MPs and ministers clash over social care ‘crisis’

Ministers and senior MPs have clashed over the care of vulnerable adults in care or in the community.


Members of the Commons CLG select committee challenged three ministers over short and long-term funding challenges facing the social care sector.

But in a significant shift, a council that is calling for a 15% rise in council tax to fund adult social care was not condemned.

Committee chairman Clive Betts was heavily critical of the government’s approach.

“Is social care in crisis in this country at this point?” he asked.

Local government minister Marcus Jones defended the government’s position, arguing that a complex system of funding was a core part of the problem.

“We accept money is not the only game in town. We are requiring all areas to health and social care together by the end of the decade,” Jones said.

“Is that a yes or no? Probably no,” Betts replied.

Giving evidence with Jones were David Mowat, minister for communities, health and care and Penny Mordaunt, the DWP’s minster for disabled people, health and work.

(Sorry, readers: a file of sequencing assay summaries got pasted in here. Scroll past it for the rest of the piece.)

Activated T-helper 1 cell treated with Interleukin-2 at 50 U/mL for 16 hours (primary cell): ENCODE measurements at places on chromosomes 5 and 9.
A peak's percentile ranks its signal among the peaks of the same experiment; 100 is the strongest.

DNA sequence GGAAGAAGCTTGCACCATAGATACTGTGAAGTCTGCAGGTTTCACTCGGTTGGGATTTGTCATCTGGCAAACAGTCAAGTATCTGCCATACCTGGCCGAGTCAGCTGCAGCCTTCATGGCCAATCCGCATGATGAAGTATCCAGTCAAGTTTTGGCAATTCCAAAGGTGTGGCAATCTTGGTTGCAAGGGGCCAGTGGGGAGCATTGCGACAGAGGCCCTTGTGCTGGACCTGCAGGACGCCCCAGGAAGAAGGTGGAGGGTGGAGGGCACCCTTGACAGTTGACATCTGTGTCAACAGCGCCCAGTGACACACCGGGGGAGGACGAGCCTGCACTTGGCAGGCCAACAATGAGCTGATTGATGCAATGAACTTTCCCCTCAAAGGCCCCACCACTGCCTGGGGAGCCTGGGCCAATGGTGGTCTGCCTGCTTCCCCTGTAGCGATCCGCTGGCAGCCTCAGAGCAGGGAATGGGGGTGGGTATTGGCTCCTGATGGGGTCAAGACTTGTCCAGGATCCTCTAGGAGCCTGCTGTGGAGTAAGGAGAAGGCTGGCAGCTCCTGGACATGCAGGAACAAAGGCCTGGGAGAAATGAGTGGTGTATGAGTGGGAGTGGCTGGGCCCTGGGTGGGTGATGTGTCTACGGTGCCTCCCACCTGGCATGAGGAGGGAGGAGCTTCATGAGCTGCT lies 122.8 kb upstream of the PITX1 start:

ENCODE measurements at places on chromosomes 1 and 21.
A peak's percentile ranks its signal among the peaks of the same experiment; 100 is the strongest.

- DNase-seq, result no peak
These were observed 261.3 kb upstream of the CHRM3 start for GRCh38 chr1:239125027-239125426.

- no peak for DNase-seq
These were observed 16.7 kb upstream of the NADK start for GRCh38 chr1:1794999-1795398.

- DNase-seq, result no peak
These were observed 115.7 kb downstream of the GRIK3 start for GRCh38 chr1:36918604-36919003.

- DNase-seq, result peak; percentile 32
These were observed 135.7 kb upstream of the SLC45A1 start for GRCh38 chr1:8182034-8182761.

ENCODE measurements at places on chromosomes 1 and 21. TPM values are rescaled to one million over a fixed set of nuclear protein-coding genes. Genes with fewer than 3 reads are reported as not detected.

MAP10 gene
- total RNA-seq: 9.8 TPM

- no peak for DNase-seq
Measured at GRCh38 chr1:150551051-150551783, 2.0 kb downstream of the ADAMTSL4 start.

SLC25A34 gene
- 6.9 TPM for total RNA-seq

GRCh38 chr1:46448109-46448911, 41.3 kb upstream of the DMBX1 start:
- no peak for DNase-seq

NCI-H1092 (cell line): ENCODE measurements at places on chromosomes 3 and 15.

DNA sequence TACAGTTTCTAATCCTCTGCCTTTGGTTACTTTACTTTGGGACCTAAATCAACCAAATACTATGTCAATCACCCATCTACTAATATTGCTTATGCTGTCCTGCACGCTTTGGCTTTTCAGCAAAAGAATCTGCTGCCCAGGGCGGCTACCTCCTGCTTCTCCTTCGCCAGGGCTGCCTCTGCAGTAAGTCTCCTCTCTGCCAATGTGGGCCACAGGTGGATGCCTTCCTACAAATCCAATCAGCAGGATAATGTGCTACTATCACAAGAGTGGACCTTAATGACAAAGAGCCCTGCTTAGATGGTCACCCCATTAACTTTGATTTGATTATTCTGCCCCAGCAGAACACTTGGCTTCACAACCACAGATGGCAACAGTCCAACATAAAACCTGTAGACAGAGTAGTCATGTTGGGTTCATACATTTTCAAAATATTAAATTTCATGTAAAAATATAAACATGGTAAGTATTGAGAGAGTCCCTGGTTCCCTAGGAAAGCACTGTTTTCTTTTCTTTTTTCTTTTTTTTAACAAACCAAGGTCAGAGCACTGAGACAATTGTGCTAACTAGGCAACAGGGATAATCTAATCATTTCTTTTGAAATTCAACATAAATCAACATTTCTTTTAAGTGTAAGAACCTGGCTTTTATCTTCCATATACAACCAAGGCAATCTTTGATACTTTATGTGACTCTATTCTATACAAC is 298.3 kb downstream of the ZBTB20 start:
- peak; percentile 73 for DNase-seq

They were asked to explain how joined-up ministerial work on social care was.

Mordaunt said ministers met twice a week and issues were discussed across Whitehall on a daily basis.

“It’s not just the ministers of state here. The health and wellbeing unit has been a game-changer,” she said.

Betts turned his attention to the supported housing cuts “mess” announced by the government “with the CLG not even knowing what was happening”.

Jones defended his department and admitted the Treasury had been warned against implementing the policy: “Well I wouldn’t say don’t know. There were clearly concerns raised. The government has decided to conduct its own review of supported housing.”

Betts responded: “It wasn’t the best example of thinking through the impact of a policy decision.”

Mowat claimed that at local level, Clinical Commissioning Groups in the NHS plus local authorities and others were not working together.

Committee member Mark Field asked if any of the departments had measured the levels of unmet needs.

Jones said: “The Care Act clearly puts an obligation on local authorities to assess the needs of an individual to make sure that individual is getting the care that they need.”

Mowat added: “For there to be a crisis on of two things must be happening. Local authorities not implementing the care act as expected. Or the commissioning of the Care Act is wrong. I don’t think either of those things are in place.”

He added: “The only answer I can give you on that is that a large amount of it is in respect of services that are non-statutory; things like meals on wheels.”

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